May 31, 1927
If you needed proof of how the world has changed in 80 years, you need look no further than the news stories surrounding the police search for and arrest of Joe Hordeman, "elderly" war veteran and pipe murder suspect, and of Hordeman's "December" romance with divorcee Victoria Woods, who he met at an "old folks dance" at the Sawtelle veteran's home in late 1925.
Hordeman was enamored of Mrs. Woods and hoped to marry or go into business with her, but she found other men more fascinating. She enjoyed dancing, something Hordeman was not inclined to do with her, despite their initial meeting place. Recently she had befriended Emma O'Bell, who became her roommate and encouraged her friend's active romantic life.
Hordeman couldn't stand it. He bought a lead pipe and went to Mrs. Woods' home at 109 Brooks Avenue when he thought two of her suitors would be in attendance. But he found only Mrs. Woods and Mrs. O'Bell, sitting on the porch. Incensed, he asked Mrs. Woods to go inside where they could discuss his concerns, and a raving argument erupted. Hordeman pulled out his pipe and beat her unconscious, then took a knife and neatly cut her Achilles tendons to ensure she would never dance again. He needn't have bothered save for the symbolism; she died of her injuries. Mrs. O'Bell saw the attack through the window and rushed inside, and was herself badly beaten. Saved from injury was Mrs. Woods' daughter, who had gone to Chicago the morning of the slaying to speak with her father about her parents reuniting.
The whole horrible affair was witnessed by 15-year-old neighbor Catherine Franklin through her kitchen window, but the dishwashing girl was so traumatized that she did not immediately cry out, and the killer walked down the alley and escaped. He turned himself in the next day after registering at a Los Angeles hotel and mistakenly crossing the d in Ford, when he had meant to use the pseudonym Fort; he was convinced this error would lead to his quick arrest. At his trial in August, Hordeman, who had once claimed he dare not confess lest "the Klan" kill him for harming Mrs. Woods, suddenly changed his plea to guilty after Mrs. O'Bell testified, and was sentenced to one year to life in San Quentin.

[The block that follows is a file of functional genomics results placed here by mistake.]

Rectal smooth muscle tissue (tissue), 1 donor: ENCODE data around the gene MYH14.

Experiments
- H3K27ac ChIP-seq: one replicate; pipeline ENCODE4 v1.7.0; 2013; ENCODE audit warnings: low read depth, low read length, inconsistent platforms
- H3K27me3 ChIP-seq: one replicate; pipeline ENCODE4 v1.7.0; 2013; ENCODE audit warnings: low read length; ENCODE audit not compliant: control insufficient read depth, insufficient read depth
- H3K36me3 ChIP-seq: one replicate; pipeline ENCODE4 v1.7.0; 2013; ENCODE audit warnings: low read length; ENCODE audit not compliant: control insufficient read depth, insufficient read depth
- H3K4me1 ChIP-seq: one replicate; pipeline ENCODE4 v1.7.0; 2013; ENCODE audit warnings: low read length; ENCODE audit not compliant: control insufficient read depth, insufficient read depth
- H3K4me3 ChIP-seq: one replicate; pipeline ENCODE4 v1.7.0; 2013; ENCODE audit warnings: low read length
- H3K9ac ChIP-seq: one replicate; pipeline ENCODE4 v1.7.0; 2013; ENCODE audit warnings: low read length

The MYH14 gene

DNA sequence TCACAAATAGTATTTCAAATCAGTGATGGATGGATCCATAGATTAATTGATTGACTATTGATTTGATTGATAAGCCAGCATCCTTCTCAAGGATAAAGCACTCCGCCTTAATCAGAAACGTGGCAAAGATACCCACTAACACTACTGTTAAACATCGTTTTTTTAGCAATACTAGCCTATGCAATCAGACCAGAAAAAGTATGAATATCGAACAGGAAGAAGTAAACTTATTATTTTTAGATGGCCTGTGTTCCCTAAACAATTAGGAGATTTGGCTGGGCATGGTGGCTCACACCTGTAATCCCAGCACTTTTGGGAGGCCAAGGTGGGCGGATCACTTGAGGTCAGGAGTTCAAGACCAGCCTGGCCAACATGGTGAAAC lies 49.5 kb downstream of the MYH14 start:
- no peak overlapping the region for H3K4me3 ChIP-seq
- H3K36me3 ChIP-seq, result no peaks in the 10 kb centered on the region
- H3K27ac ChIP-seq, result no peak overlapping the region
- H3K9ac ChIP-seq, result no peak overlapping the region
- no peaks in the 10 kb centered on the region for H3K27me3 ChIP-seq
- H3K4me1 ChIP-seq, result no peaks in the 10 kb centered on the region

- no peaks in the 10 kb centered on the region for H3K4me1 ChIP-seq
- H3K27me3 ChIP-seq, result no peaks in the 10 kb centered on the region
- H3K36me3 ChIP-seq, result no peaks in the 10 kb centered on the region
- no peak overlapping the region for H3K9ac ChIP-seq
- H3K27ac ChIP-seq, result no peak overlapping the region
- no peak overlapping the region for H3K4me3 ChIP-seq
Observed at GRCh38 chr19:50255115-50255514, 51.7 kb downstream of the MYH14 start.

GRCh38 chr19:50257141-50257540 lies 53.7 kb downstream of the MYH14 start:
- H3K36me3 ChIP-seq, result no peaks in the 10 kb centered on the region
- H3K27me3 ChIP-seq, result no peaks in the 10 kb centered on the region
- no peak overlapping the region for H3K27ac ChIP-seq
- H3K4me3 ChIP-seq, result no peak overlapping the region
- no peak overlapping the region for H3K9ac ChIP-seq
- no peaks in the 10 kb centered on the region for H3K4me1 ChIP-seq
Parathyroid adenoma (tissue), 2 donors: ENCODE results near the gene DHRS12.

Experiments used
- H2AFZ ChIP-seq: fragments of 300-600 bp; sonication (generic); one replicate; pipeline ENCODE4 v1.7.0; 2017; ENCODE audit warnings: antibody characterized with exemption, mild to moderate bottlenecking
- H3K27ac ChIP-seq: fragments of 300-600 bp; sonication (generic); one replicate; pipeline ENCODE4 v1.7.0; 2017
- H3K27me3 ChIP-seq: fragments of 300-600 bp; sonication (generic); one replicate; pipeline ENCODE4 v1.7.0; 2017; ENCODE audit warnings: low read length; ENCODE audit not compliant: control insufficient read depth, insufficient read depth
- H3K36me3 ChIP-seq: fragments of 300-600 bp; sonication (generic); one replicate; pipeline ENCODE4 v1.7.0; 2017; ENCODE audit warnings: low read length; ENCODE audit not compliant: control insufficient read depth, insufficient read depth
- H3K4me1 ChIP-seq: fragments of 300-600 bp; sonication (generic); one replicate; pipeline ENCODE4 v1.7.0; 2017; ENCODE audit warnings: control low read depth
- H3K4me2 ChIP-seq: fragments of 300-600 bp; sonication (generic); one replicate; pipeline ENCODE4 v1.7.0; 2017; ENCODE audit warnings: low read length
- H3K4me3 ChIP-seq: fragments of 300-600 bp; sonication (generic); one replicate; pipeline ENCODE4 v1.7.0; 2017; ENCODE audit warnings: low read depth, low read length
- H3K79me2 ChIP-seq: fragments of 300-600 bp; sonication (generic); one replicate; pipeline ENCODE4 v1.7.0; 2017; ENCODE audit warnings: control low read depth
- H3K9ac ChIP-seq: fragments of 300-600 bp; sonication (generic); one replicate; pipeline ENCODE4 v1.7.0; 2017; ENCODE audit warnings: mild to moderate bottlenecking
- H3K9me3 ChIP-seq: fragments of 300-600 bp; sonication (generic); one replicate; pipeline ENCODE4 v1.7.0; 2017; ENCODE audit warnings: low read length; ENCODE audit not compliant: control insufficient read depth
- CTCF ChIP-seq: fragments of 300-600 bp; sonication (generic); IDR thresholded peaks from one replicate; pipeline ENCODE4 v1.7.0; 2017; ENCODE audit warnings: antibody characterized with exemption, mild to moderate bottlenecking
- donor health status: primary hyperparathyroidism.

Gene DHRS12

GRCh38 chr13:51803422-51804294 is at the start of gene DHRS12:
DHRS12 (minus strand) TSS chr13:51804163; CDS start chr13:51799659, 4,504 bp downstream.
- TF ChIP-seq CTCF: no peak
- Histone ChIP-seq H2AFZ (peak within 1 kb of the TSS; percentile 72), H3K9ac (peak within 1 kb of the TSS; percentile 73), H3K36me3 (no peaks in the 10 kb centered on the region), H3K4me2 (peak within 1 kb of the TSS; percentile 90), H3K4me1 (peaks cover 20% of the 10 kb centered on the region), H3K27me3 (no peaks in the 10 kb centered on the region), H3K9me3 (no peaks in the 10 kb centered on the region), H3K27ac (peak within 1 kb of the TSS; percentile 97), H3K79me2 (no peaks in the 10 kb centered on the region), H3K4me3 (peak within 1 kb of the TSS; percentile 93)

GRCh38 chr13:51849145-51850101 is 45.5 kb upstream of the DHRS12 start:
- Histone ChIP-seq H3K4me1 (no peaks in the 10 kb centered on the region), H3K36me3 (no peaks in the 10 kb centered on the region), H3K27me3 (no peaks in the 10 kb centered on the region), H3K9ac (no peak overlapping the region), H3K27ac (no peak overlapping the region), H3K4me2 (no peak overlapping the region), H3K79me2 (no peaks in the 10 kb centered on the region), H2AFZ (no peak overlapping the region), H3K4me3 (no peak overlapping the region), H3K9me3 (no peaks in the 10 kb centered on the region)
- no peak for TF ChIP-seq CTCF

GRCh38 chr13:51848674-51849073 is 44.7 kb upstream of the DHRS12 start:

The decrepit Hordeman was variously reported as being 52, 60 or 62, old lady Mrs. Woods 55.
March 30, 1907
Newlyweds Mr. and Mrs. Paul Solf, a couple from Denver who have been honeymooning at the Estelle at 312 1/2 West First Street, paid a visit to the police this evening at the insistence of the lady.
Paul Solf told the desk sergeant that he had returned to their room earlier, to find his wife reading a letter from a former admirer. As he snatched it away, a photograph fell out, and the pair commenced to arguing. After a time, Mrs. Solf said that if he did not accompany her to the police station, she would call for them herself. Thinking she was bluffing, he joined her in a perambulation towards Central Station.
Upon entering, Mrs. Solf declared that Paul Solf had threatened her with a revolver. He denied this, but a quick search revealed a heavy revolver on his person. Solf was locked up, while officers determined that he had a letter for $5000 credit from a Denver bank, and nearly as much in cash. On reflection, Mrs. Solf decided she didn't wish to prosecute, but officers still plan to charge him for carrying a concealed weapon.
Solf is a race horse man, and his bride a bit of a gambler.